Later we will explore how things fail to be logical: because of emotions, or because there is too much data for us to process, or because too much data is missing, or because there is an element of randomness. So in order to study anything logically we have to forget the pesky details that prevent things from behaving logically. In the case of the child and the cookies, if they are allowed to eat the cookies, then the situation will not behave entirely logically. So we impose the condition that they are not allowed to eat the cookies, in which case those objects might as well not be cookies, but anything inedible as long as it is separated into discrete chunks.

This move has taken us from the real world of objects to the abstract world of ideas.

What does this gain us? The advantage of making the move into the abstract world is that we are now in a place where everything behaves logically. If I add one and one under exactly the same conditions in the abstract world repeatedly, I will always get 2. They say that insanity is doing the same thing over and over again and expecting something different to happen.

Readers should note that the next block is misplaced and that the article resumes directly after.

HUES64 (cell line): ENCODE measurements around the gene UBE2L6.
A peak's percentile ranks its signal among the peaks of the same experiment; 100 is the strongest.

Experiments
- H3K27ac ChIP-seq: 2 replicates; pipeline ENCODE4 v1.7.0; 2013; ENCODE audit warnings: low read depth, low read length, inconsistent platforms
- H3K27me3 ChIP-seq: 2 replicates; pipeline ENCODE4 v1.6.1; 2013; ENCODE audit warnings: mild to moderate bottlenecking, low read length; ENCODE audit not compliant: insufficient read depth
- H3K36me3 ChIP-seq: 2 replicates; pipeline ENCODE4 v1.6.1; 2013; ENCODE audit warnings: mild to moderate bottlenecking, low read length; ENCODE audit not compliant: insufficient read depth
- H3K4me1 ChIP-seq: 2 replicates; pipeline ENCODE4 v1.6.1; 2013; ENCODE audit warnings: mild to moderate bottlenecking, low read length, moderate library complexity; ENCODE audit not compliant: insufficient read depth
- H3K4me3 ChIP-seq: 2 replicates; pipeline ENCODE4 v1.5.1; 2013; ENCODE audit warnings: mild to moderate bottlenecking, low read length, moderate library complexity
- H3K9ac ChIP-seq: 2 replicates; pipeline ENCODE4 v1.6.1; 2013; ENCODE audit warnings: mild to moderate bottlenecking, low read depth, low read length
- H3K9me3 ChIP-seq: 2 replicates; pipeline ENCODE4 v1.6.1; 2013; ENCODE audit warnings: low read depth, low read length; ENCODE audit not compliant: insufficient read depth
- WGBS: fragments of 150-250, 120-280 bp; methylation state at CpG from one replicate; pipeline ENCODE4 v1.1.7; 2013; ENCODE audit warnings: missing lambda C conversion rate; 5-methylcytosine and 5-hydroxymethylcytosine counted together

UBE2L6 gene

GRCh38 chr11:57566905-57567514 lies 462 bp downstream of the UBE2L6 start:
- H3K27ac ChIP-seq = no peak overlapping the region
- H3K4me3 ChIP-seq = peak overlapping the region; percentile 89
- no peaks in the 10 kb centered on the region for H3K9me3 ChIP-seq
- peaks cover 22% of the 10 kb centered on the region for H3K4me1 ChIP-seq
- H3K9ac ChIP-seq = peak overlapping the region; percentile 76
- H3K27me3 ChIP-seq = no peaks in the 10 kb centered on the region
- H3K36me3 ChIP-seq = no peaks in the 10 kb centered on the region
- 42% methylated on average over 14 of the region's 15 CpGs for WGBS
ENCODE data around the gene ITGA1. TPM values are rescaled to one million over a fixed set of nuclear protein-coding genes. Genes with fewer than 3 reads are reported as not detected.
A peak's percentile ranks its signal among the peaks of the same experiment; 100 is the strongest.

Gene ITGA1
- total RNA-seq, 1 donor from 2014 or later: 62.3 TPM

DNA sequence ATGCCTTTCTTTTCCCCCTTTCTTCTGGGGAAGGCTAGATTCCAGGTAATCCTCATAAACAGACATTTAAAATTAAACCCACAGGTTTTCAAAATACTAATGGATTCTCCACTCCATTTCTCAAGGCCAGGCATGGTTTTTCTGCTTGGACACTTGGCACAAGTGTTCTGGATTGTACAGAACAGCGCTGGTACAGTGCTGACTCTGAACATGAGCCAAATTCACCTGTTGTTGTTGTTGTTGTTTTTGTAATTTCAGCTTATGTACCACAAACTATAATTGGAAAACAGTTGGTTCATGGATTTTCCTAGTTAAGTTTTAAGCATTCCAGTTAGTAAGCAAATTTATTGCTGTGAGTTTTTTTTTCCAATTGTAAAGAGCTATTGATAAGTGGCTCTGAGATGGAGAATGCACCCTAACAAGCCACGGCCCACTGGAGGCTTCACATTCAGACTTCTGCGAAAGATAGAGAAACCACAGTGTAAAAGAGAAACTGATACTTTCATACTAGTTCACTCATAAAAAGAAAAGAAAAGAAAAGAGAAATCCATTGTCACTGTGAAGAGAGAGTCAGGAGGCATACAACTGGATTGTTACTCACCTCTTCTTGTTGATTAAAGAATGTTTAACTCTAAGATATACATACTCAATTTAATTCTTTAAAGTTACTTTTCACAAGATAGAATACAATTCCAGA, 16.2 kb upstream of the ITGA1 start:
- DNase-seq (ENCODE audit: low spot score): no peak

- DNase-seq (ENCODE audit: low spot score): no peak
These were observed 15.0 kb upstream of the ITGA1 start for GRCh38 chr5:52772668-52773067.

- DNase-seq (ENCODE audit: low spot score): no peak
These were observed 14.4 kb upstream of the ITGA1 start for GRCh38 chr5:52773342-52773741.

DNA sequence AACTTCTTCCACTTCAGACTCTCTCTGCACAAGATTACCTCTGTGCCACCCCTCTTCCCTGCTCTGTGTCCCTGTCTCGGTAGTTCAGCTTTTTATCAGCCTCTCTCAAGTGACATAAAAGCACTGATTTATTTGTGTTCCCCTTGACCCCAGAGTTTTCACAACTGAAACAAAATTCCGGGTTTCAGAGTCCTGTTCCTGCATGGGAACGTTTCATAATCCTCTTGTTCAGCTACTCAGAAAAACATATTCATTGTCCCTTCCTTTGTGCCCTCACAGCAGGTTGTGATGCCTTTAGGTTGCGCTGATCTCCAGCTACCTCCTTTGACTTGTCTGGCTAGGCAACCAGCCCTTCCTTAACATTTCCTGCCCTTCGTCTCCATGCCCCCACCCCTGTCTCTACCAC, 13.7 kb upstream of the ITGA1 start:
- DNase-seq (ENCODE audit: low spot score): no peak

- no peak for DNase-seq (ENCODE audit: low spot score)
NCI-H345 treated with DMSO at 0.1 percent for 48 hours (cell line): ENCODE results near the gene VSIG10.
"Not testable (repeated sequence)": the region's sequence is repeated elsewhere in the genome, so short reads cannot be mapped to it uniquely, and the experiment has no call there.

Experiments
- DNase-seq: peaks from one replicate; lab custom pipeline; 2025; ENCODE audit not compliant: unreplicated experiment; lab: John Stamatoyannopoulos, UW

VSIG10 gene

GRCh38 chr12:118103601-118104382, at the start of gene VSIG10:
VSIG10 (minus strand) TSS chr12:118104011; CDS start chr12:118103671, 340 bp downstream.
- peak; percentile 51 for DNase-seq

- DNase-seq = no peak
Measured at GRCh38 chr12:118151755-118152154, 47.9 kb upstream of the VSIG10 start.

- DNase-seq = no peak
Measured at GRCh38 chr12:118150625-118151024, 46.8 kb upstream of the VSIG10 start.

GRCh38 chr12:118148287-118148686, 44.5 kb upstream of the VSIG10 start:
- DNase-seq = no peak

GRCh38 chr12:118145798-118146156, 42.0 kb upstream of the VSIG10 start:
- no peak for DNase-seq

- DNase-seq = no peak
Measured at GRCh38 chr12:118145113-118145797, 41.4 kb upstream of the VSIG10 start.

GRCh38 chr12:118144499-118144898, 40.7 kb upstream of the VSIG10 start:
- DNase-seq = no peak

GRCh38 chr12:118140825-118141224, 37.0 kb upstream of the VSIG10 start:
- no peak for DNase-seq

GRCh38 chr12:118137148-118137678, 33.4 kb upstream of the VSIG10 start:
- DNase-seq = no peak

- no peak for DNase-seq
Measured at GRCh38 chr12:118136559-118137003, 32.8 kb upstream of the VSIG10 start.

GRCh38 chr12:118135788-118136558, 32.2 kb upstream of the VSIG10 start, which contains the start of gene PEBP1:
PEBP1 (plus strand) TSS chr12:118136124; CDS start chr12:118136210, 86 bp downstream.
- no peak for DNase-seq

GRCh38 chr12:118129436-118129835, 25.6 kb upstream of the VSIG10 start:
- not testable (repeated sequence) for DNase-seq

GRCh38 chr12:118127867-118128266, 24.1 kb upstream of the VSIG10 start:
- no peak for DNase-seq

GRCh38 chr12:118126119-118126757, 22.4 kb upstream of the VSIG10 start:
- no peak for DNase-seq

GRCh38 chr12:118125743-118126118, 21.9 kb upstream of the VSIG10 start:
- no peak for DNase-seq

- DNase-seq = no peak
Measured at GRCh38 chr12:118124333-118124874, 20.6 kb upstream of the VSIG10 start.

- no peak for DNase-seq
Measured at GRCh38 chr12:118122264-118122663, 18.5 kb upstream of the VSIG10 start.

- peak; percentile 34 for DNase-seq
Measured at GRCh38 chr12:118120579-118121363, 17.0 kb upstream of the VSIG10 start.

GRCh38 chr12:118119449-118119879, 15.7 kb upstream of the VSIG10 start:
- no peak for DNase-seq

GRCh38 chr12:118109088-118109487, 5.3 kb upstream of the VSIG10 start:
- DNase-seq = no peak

I say that logic or at least part of it is doing the same thing over and over again and expecting the same thing to happen. Where my computer is concerned, it is this that causes me some insanity.


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My computer is not logical. A powerful aspect of abstraction is that many different situations become the same when you forget some details. For example, I have found a relationship between a Bach prelude for the piano and the way we might braid our hair. Finding relationships between different situations helps us understand them from different points of view, but it is also fundamentally a unifying act.